Ani ve'ata, at ve'ani, ani ve'at (and many others:)), here vav means "and" and sounds like "ve"


That's actually not entirely correct, as Vav HaChibur has different pronunciations depending on the word it's preceding.

Most Hebrew speakers are not entirely consistent with this, but, for example:

When the word begins with the letters bet/vav/mem/peh (ב/ו/מ/פ) or with any letter other than yod (י) having the shva nikud (אְ), the vav is actually read as "woo". For example: בָּנִים וּבָנוֹת (banim woo'banot); אַחַת וּשְׁתַּיִם (achat woo'shtayim).

When the word begins with a yod having the shva nikud, the vav takes a hirik nikud (וִ). For example, יְהוּדָה וִירוּשָׁלַיִם (yehuda vi'irushalayim).

When the word begins with a chataf nikud (אֲ/אֳ/אֱ), the vav takes the nikud of that letter (though written without the chataf). For example: אַתְּ וַאֲנִי (at va'ani). Things get even weirder for chataf kamatz (אֳ) because it's pronounced as "o" (small kamatz) while a regular kamatz preceding it is commonly read as "o" as well (צָהֳרַיִם – tsohorayim, though the Sephardic pronunciation maintains the first kamatz is a big kamatz, so they pronounce it as "tsahorayim"). So if a word begins with a chataf kamatz (I can't find any common ones, though), perhaps the overly-correct way to pronounce a vav preceding it is as "vo-".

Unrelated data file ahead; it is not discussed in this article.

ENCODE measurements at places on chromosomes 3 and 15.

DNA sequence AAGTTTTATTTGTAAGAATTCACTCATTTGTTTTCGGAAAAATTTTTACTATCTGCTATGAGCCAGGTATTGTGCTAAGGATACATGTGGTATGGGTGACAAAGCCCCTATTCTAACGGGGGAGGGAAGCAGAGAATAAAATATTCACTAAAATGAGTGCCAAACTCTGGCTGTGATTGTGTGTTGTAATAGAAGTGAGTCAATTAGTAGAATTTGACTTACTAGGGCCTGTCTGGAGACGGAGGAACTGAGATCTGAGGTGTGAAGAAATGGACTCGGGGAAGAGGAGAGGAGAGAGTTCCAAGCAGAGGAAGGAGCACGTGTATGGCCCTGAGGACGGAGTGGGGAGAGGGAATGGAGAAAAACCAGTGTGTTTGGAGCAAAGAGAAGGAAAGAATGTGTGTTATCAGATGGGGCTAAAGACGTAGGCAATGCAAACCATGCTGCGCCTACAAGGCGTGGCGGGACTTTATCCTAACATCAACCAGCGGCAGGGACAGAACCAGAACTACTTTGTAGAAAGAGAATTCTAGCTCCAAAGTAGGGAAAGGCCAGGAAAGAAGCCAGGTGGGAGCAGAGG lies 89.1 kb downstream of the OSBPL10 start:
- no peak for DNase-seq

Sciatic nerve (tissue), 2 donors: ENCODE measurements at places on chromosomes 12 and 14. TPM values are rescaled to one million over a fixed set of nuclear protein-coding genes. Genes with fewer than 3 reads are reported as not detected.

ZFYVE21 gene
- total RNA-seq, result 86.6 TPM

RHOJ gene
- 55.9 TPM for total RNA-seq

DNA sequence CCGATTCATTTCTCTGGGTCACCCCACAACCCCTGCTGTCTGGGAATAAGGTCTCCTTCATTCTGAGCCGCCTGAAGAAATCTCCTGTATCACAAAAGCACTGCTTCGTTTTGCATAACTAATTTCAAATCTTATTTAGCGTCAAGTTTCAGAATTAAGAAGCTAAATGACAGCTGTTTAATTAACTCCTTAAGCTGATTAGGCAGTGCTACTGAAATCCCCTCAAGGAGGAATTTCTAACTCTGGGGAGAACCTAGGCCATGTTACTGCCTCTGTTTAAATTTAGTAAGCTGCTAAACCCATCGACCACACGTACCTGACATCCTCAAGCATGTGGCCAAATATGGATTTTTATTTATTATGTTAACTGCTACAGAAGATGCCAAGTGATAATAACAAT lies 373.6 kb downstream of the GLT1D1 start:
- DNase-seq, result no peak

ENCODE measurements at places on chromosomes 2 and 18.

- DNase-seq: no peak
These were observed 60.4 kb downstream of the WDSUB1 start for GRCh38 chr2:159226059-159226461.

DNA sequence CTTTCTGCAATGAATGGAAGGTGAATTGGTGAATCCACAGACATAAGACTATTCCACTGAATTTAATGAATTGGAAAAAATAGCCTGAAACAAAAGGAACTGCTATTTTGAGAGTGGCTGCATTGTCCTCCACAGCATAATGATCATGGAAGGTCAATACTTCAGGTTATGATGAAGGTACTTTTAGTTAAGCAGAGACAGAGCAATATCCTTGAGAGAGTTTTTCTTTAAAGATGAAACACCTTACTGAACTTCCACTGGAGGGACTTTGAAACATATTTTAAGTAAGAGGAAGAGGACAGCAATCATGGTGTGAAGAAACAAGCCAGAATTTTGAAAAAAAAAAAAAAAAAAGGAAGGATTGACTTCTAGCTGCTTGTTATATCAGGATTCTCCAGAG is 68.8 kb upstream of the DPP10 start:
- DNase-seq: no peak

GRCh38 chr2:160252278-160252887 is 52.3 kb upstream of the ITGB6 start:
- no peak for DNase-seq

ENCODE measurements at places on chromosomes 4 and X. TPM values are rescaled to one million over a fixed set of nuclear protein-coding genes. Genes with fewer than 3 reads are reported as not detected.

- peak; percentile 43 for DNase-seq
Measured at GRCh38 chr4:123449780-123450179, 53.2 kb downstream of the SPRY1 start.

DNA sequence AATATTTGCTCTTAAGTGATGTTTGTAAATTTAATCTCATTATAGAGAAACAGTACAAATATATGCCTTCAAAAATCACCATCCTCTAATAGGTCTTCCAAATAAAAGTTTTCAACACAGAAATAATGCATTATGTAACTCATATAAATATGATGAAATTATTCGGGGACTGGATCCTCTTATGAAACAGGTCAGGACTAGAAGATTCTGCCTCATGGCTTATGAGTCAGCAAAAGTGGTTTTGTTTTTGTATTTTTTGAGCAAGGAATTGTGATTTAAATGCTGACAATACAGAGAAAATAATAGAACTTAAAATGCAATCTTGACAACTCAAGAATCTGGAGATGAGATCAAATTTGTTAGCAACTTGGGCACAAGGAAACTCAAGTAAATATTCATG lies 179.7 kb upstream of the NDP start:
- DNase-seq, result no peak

When the vav is part of a common phrase, that vav takes a patach nikud (וַ). For example: בָּשָׂר וָדָם (basar va'dam – flesh and blood); יוֹמָם וָלַיְלָה‎ (yomam va'layla – day and night).

When preceding the words "reva" (quarter) and "hetzi" (half), it will also take a patach nikud: אַחַת וָרֶבַע (achat va'reva); שְׁתַּיִם וָחֵצִי (shtayim va'hetzi).

Mind you that most Hebrew speakers aren't really aware of all of these detailed rules and may or may not speak in compliance to them. I didn't remember all of this and had to find an online source in order to provide this answer.


**Correction: in the last two cases I accidentally referred to the vav as having a patach (וַ), but it's actually a kamatz (וָ) as demonstrated in the given examples.


Here it's the one that makes the /o/ sound


kk yes i think the same


Is that just me or the first ה in "היונה" is not pronounced? I'm always expecting it to sound like h (as if it were something like "haa-you-naah"), but I can't hear the h sound in the beginning.